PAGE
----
Marguerite Pilven, octobre 2012

From urban to human

This bed of greenery inspires not abandon but an awaiting. Overhanging a vast motorway junction, circled by towers, it is a vegetal stop against which the historical axe of the Parisian West comes to break. On this section of motorway returned to a state of wilderness, the stones tell no more stories. They allow the unexpected to come into being. Sensitive to the interactions of the natural and the man-made, Cyrille Weiner interprets the space in its force of both destruction and renewal: spurts of sap crack through the cement, fluid sands destroy the supporting walls, plants grip onto the motorway parapets. Everything communicates, overflows, spreading out over the infrastructures that shape the landscape to the measure of man. The wasteland, with its tangles of plants, converts the territory into a free-zone, open to a multitude of uses. As if escaped from towns in which introversion, private property and isolation triumph, a few men here seem to reconquer their own time, energy and imagination. Cyrille Weiner observes this concrete reappropriation of the wasteland, the bodies and hands that dig, plant, weed and hence create the field. But this primary reality is filtered, transcribed into a fiction of the end-of-the-world and a paradise lost. In this wasteland of designs suspended, usual bearings of time become blurred ; these men come to resemble both the first and the last.  

Marguerite Pilven, October 2012

Prix Lucien Hervé et Rodolf Hervé 2012

Créé à l’initiative de Judith et Lucien Hervé, ce prix de la photographie couronne le travail d’un jeune photographe professionnel, en mémoire de leur fils Rodolf, photographe.

L’École Spéciale d’Architecture de Paris est partenaire du Prix Lucien Hervé et Rodolf Hervé depuis 2004. Elle accueille l’exposition de Cyrille Weiner et Ildi Hermann dans la Galerie Spéciale.

The Lucien Hervé and Rodolf Hervé Prize

Created upon the initiative of Judith and Lucien Hervé, in memory of their son Rodolf, himself a photographer, the prize recognizes the work of a professional photographer, according to the objectives originally established by its founders.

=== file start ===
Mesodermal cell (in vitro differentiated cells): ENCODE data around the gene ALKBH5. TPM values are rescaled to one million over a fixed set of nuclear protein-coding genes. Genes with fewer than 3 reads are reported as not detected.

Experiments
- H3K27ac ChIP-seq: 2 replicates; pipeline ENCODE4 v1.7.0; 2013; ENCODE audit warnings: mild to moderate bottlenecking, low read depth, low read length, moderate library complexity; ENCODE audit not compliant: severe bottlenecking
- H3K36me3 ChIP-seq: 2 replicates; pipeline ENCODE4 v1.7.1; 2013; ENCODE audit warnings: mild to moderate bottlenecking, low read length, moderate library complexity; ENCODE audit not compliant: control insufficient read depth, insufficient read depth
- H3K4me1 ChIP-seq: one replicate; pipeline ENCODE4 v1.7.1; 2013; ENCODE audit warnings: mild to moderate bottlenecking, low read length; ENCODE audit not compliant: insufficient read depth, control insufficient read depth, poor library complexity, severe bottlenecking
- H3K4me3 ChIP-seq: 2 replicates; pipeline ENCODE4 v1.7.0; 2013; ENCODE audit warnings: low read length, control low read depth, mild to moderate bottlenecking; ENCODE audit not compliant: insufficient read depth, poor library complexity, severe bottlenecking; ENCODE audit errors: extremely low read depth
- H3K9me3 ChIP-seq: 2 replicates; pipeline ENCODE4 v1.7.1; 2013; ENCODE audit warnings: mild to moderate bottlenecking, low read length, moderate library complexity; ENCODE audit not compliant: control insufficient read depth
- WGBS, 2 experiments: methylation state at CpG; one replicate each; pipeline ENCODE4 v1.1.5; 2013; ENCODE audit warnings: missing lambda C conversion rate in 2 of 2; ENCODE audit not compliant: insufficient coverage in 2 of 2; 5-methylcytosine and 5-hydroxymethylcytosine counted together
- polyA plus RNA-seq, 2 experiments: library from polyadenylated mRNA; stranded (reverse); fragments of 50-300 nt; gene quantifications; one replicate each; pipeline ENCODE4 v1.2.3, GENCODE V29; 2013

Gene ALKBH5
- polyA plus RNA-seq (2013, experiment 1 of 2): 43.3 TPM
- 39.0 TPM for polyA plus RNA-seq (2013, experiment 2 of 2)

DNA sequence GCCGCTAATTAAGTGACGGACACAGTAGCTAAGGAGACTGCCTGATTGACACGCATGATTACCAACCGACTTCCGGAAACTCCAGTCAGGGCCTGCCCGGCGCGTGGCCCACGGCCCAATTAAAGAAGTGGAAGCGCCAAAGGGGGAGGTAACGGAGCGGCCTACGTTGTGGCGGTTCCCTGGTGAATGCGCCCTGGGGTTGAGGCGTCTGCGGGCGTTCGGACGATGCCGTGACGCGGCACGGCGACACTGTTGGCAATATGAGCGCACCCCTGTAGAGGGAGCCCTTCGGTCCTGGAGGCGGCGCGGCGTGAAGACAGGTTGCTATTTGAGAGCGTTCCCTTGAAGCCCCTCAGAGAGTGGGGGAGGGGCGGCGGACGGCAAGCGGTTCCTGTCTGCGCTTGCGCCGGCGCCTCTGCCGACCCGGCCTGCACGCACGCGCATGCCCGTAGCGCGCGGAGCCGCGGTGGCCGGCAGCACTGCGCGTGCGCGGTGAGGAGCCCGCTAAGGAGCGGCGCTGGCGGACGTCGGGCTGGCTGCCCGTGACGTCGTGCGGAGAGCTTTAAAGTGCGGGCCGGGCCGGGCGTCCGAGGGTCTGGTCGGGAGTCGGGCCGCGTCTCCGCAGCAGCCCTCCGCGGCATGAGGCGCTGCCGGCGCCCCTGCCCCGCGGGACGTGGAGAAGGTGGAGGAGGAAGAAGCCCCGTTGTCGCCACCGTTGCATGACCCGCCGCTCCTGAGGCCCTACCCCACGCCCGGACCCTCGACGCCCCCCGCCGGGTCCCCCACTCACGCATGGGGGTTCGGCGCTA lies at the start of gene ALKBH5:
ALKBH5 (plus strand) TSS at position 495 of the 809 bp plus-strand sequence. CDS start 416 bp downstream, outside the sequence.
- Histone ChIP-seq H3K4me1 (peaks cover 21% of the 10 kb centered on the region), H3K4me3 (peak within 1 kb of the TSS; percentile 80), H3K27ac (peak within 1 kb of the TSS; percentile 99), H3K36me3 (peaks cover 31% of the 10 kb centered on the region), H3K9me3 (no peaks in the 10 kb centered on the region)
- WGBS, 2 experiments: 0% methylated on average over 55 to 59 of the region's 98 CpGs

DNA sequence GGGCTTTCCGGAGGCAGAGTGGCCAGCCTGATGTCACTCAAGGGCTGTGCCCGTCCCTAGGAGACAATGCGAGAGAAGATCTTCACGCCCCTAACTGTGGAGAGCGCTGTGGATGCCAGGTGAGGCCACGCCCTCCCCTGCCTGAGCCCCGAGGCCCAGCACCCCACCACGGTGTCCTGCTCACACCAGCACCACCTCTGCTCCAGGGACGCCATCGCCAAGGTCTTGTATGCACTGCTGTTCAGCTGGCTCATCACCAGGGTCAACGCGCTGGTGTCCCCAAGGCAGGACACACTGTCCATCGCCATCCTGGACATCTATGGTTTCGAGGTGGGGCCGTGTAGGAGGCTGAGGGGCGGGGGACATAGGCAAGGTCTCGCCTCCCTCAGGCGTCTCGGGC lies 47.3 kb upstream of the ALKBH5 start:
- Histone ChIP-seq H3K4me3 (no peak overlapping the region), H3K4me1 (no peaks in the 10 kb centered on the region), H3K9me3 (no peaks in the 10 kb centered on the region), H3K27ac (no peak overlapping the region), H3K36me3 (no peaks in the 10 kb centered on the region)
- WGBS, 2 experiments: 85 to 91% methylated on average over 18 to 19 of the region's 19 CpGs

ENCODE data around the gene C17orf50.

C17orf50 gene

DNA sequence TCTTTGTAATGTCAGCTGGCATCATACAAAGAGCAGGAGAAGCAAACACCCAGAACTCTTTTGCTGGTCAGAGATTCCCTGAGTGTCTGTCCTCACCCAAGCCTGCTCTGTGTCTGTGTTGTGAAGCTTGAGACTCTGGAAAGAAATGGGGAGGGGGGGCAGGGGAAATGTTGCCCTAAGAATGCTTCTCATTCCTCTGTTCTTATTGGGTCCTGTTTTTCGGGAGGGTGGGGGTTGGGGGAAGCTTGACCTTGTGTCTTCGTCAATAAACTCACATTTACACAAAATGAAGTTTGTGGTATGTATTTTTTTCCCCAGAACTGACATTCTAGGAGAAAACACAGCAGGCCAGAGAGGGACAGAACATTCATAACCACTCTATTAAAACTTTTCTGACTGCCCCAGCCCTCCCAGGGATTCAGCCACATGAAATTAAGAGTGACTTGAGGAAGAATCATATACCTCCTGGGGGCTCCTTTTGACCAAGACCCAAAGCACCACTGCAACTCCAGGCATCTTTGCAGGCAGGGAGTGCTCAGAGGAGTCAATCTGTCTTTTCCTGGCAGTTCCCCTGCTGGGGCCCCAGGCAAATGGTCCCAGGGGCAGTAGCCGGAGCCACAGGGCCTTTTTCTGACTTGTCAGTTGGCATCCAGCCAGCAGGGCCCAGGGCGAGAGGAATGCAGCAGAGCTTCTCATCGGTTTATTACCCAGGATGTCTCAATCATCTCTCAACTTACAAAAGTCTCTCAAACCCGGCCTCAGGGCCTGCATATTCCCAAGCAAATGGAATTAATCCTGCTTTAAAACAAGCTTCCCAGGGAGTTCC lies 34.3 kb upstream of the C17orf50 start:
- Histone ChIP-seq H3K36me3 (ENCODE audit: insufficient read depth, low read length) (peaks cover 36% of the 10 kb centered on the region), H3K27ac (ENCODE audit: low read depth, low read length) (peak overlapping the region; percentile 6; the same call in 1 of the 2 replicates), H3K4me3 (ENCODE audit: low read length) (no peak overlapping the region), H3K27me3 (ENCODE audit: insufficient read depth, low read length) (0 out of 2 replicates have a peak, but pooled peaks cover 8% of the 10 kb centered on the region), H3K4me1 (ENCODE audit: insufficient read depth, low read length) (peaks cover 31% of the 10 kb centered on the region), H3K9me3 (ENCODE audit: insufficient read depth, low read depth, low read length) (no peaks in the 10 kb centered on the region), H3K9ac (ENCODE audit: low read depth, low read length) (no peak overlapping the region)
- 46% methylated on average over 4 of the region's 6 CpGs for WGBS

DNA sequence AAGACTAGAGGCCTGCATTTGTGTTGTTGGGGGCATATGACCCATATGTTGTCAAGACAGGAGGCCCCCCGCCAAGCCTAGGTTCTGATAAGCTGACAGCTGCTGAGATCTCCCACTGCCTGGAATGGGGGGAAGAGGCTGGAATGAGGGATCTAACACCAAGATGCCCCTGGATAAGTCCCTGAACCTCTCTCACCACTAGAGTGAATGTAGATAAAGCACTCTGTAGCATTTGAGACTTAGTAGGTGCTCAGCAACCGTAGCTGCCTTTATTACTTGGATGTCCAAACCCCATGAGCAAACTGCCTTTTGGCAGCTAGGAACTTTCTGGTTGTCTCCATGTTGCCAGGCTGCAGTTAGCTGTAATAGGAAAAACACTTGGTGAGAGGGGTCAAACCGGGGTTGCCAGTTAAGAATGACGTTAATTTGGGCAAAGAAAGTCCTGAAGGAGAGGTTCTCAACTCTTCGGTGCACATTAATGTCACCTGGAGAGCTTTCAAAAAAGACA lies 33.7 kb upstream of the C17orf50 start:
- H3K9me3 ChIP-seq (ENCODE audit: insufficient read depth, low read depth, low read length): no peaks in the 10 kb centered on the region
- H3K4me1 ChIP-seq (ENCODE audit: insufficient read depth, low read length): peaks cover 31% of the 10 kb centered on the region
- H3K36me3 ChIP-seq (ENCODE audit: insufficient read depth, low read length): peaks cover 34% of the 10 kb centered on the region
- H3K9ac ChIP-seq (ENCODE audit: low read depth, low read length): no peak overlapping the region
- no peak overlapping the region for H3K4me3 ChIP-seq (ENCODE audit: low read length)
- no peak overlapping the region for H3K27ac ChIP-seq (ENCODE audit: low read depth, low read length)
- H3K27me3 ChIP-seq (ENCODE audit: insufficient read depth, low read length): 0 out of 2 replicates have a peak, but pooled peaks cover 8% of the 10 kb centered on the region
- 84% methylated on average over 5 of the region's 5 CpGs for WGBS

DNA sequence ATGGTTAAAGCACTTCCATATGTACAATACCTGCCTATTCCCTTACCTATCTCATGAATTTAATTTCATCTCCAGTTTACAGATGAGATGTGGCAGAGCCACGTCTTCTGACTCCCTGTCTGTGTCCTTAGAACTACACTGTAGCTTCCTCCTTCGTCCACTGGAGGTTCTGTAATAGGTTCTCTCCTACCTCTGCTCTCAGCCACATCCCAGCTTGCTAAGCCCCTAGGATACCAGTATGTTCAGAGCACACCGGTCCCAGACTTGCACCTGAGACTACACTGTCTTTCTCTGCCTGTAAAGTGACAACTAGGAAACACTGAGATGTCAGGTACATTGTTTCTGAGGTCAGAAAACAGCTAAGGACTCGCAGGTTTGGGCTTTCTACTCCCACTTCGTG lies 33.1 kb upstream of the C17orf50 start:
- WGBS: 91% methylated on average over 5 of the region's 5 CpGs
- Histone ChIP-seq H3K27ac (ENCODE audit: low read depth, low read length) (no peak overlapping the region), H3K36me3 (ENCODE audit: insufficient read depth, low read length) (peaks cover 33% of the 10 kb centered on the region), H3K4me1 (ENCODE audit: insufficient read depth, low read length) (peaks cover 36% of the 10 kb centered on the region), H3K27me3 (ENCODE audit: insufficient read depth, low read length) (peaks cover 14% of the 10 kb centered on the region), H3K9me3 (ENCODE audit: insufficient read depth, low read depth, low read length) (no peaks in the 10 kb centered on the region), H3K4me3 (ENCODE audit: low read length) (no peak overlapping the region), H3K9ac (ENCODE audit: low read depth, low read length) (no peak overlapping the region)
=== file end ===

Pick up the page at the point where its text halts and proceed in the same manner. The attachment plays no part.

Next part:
The École Spéciale d’Architecture in Paris, is a privileged partner of the Lucien Hervé and Rodolf Hervé Prize and currently hosts the Cyrille Weiner and Ildi Hermann exhibition, in the Galerie Spéciale.
Exposition du 16 novembre au 7 décembre dans le cadre du Mois de La photo à Paris

Galerie Spéciale, Ecole Spéciale d’Architecture, 254 Boulevard Raspail, 75014 Paris

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Installation views, Galerie Spéciale, Ecole Spéciale d’Architecture, Paris, 2012

EDITIONS FP&CF has released a book of Don Hudson’s photographs called ‘From the Archives.’ I’ve admired Don’s work for several years now and edited a feature of it in 2010 on LPV Magazine. Don asked me to write a piece for the book. I was honored to do so.

The Patient Photographer

One of the frequent complaints about contemporary photography, especially on the internet, is that we’re flooded with a constant stream of images, most of which don’t deserve our attention. While that complaint certainly has merit, I think the benefits of this stream of photographs outweighs the challenges it presents. If it weren’t for this stream of photographs, many of us would never have seen Don Hudson’s archives. Or Vivian Maier’s archives, or the archives of all those other photographers out there who have spent years documenting their cities, towns, communities and families.

I discovered Don’s work on Flickr. I can’t remember when exactly, or how really, but somehow his work made it into my daily stream of images. It’s interesting how we choose to construct our streams on the internet? For years, I spent most of my time looking at images on the web. The bad far outweighed the good, but when you find your way to the archives of someone like Don Hudson, then the web becomes magical and you realize there’s a whole new universe of photography to explore.

It’s been amazing to watch Don thrive on Flickr. It’s as if all his hard work was leading up to this point. For many serious minded fine art and documentary photographers, building a following on Flickr sounds more insulting than something to be proud of. But for Don, and many others who now have the opportunity to share their work with an audience, the internet has been their big break so to speak, not that they’re necessarily seeking recognition for their work, but finally finding an audience that appreciates it after all these years, must be a great feeling.